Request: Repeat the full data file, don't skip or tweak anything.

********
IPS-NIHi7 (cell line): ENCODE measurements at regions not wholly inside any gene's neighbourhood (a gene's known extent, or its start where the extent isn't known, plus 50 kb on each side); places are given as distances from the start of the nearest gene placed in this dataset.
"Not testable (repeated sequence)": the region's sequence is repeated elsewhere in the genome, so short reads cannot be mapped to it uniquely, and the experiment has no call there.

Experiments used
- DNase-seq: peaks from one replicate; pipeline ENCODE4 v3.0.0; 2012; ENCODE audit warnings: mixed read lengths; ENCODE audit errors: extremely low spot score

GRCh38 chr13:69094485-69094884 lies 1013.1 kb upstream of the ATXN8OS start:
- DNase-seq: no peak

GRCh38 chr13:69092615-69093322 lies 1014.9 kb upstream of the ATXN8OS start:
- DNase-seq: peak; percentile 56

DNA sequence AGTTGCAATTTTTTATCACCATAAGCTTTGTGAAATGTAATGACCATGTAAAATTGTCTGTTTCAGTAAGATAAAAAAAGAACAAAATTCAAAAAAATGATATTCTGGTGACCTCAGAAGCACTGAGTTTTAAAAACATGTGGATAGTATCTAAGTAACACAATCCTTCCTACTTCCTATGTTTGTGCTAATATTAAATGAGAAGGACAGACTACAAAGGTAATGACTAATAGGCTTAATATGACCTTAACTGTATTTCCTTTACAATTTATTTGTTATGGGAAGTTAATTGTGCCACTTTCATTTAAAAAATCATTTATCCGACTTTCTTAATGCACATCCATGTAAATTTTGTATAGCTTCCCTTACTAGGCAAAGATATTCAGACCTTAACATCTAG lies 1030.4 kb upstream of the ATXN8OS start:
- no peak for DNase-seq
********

IPS-NIHi7 (cell line): ENCODE measurements at regions not wholly inside any gene's neighbourhood (a gene's known extent, or its start where the extent isn't known, plus 50 kb on each side); places are given as distances from the start of the nearest gene placed in this dataset.
"Not testable (repeated sequence)": the region's sequence is repeated elsewhere in the genome, so short reads cannot be mapped to it uniquely, and the experiment has no call there.

Experiments used
- DNase-seq: peaks from one replicate; pipeline ENCODE4 v3.0.0; 2012; ENCODE audit warnings: mixed read lengths; ENCODE audit errors: extremely low spot score

GRCh38 chr13:69094485-69094884 lies 1013.1 kb upstream of the ATXN8OS start:
- DNase-seq: no peak

GRCh38 chr13:69092615-69093322 lies 1014.9 kb upstream of the ATXN8OS start:
- DNase-seq: peak; percentile 56

DNA sequence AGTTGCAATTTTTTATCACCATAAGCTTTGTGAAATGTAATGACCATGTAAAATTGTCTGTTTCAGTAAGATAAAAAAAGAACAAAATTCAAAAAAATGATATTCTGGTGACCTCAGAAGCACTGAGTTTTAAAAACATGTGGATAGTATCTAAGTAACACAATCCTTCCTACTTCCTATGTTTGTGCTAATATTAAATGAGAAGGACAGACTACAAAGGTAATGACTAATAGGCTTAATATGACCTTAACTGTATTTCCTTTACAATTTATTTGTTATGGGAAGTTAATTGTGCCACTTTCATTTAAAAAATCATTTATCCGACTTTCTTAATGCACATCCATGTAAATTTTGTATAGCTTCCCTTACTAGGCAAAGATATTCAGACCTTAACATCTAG lies 1030.4 kb upstream of the ATXN8OS start:
- no peak for DNase-seq